What to Expect During Your Laser Eye Surgery

Many people feel nervous before they undergo laser eye surgery. Fortunately, there is no need to be worried. This surgery is performed about 700,000 times a year in the United States. In the few decades since it has become routine, laser eye surgery has become a safe and dependable way to correct your vision.

Still, many people want to know what they should expect before they go in for their laser surgery. What can they anticipate before, during, and after their procedure?

Before you decide on laser eye surgery

Your initial evaluation will let your optometrist determine whether you are a candidate for laser eye surgery. If he or she decides that laser eye surgery is a good option for you, you will have the opportunity to ask questions and learn more about the procedure.

Make sure to ask your doctor about the benefits and drawbacks of laser eye surgery and any special circumstances you may have. Of course, you should also consider your options carefully before you decide that surgery is the best choice for you. After all, it is a good option, but it is not the only one.

Before your laser eye surgery

Once you settle on a day for your surgery, you will need to plan to have someone pick you up. With medication and postoperative vision blurriness, it will not be safe for you to drive.

Do not apply anything to your face for 24 hours or so before your laser eye surgery. This includes lotion, makeup, and perfume. Make sure your face is clean before you go in. This is because hygiene and self-grooming products can cause infection if they are caught in the surgical site.

Lasik surgeon Dr. Joseph Dello Russo performing laser eye surgery

During your laser eye surgery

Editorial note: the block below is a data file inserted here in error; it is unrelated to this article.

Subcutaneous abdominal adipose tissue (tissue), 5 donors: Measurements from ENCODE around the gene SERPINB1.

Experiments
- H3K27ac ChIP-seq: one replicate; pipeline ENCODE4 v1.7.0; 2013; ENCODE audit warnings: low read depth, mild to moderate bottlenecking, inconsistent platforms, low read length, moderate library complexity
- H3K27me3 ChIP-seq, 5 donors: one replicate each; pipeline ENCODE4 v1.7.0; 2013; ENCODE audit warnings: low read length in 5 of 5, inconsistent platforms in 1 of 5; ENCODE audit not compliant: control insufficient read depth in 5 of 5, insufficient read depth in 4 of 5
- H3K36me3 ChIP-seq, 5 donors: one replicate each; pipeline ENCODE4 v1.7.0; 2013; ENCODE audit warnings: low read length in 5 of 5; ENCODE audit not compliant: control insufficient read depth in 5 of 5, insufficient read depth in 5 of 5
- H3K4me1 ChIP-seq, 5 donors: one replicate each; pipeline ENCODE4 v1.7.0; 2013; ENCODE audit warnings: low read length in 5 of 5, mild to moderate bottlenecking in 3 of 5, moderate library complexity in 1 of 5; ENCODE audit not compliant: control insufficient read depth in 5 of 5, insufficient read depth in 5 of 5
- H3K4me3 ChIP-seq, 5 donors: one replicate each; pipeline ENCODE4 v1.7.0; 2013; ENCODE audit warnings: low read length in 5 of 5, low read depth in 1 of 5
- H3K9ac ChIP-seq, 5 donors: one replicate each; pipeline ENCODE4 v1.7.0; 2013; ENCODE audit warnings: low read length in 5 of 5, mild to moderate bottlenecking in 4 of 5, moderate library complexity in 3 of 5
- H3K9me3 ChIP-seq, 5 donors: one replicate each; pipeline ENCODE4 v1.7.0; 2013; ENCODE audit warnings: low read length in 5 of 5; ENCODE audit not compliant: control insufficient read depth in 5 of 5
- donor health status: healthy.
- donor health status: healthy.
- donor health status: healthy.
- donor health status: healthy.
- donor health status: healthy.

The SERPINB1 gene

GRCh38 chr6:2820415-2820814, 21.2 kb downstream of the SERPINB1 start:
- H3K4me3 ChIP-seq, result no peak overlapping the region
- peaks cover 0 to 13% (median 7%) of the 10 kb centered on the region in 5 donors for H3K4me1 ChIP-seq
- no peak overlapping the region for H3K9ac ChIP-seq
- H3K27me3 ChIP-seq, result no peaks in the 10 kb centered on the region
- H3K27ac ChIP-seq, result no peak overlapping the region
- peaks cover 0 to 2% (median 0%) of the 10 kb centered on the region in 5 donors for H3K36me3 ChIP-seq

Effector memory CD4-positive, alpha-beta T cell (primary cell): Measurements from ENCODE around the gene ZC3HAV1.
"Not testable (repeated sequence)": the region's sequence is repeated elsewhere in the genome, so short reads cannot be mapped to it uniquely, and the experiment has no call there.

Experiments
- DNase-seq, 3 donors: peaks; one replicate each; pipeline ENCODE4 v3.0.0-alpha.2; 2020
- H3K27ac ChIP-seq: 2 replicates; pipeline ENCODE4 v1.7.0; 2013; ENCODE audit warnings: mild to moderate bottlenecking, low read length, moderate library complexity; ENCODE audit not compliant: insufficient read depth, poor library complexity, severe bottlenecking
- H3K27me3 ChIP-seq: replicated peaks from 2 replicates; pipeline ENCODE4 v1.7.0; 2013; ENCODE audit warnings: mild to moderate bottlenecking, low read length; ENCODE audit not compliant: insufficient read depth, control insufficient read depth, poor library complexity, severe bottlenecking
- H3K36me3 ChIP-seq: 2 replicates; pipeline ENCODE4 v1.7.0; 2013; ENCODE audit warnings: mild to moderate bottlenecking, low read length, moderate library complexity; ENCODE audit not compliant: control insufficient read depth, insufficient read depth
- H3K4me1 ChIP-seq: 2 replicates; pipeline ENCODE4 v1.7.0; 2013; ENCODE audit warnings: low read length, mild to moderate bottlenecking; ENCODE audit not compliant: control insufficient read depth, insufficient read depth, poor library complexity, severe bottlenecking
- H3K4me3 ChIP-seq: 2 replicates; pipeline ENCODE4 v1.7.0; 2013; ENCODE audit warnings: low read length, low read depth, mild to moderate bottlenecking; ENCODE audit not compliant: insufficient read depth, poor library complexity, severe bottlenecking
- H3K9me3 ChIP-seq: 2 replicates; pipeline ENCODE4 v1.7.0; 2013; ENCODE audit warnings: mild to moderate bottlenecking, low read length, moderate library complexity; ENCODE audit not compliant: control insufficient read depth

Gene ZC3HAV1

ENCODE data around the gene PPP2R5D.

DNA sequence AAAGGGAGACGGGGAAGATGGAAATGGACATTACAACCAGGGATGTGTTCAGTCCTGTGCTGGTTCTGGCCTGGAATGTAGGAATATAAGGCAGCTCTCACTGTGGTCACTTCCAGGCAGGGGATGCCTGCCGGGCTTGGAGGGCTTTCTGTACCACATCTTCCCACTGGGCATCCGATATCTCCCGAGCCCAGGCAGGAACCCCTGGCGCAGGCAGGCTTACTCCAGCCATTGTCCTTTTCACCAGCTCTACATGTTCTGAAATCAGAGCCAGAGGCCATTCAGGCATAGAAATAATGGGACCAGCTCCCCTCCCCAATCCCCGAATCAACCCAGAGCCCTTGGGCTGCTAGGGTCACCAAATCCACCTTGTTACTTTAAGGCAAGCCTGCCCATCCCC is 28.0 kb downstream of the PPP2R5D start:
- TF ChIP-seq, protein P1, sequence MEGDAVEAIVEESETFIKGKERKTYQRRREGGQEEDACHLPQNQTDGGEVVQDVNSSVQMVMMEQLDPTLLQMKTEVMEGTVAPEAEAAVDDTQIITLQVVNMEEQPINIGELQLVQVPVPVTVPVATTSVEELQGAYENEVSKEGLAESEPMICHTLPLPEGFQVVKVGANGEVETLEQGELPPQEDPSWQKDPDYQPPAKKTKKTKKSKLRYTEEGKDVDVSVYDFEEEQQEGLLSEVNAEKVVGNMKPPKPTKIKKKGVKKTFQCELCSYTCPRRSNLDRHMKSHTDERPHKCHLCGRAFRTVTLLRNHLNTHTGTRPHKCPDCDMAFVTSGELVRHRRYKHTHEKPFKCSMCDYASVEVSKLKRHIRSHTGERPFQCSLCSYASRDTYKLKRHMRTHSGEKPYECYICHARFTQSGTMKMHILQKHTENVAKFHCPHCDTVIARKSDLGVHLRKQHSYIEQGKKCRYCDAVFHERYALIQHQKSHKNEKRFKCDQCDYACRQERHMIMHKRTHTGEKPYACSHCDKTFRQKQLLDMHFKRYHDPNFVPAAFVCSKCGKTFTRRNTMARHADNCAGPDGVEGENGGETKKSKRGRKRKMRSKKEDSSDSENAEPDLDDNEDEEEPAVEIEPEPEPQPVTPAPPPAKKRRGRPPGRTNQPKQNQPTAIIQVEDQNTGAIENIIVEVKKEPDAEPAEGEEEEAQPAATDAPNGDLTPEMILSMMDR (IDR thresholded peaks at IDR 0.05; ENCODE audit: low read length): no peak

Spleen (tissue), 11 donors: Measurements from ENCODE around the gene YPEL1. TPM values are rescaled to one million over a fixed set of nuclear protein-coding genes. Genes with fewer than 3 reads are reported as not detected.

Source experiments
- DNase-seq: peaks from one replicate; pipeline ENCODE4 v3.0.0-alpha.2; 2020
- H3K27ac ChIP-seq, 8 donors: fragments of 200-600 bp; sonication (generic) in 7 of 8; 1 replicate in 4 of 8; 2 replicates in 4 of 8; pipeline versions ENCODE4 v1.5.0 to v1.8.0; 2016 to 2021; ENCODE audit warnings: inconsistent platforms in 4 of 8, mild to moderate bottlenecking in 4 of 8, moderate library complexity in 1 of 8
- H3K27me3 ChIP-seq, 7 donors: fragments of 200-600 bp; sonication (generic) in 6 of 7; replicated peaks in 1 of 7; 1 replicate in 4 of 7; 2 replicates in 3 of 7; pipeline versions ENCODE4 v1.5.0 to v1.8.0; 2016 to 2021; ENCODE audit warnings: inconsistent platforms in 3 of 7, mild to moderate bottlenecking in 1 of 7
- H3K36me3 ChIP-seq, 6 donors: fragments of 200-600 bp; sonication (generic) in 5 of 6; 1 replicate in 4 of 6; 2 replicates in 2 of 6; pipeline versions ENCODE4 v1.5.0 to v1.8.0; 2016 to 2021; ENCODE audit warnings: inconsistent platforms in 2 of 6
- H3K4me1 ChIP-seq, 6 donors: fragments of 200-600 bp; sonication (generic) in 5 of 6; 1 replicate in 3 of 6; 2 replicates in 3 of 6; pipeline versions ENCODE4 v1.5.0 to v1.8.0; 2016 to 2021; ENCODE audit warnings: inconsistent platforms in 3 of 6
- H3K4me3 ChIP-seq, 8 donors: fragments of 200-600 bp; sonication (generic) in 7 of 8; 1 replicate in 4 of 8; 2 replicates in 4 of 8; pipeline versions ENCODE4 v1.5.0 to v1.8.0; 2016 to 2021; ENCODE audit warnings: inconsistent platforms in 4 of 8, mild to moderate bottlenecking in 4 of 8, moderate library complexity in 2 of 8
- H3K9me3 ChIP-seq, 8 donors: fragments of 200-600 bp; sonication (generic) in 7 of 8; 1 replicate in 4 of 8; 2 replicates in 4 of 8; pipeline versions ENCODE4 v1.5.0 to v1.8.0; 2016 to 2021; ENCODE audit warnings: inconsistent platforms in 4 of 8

Laser eye surgery is a very quick procedure. In fact, it usually takes less than half an hour. Your eyes will be numbed with a special drop solution, then cleaned. The doctor will use a speculum to open your eye.

Some doctors use a small blade to cut the cornea. Others use a special laser to make the incision instead. Then, your cornea will have suction applied to it. This will not hurt, but it may be uncomfortable, and your vision will blur.

After the cornea is pressurized, you will be able to see again. However, your vision will fade in and out at different levels until the surgery is complete. At this point, your doctor will open your cornea and ask you to focus on the light of the laser tool.

The tools used in a laser eye surgery are connected to a computer. This ensures that you are kept completely safe during the procedure and that the correct level of power is used. All of these levels are preprogrammed by the doctor before your surgery.

Once your surgery is complete, your eye will be covered with a patch or shield. This ensures that you do not accidentally hit, rub, or jab your eye until your incision is fully healed.

Healing from laser eye surgery takes a few weeks, but its benefits can last years or even decades.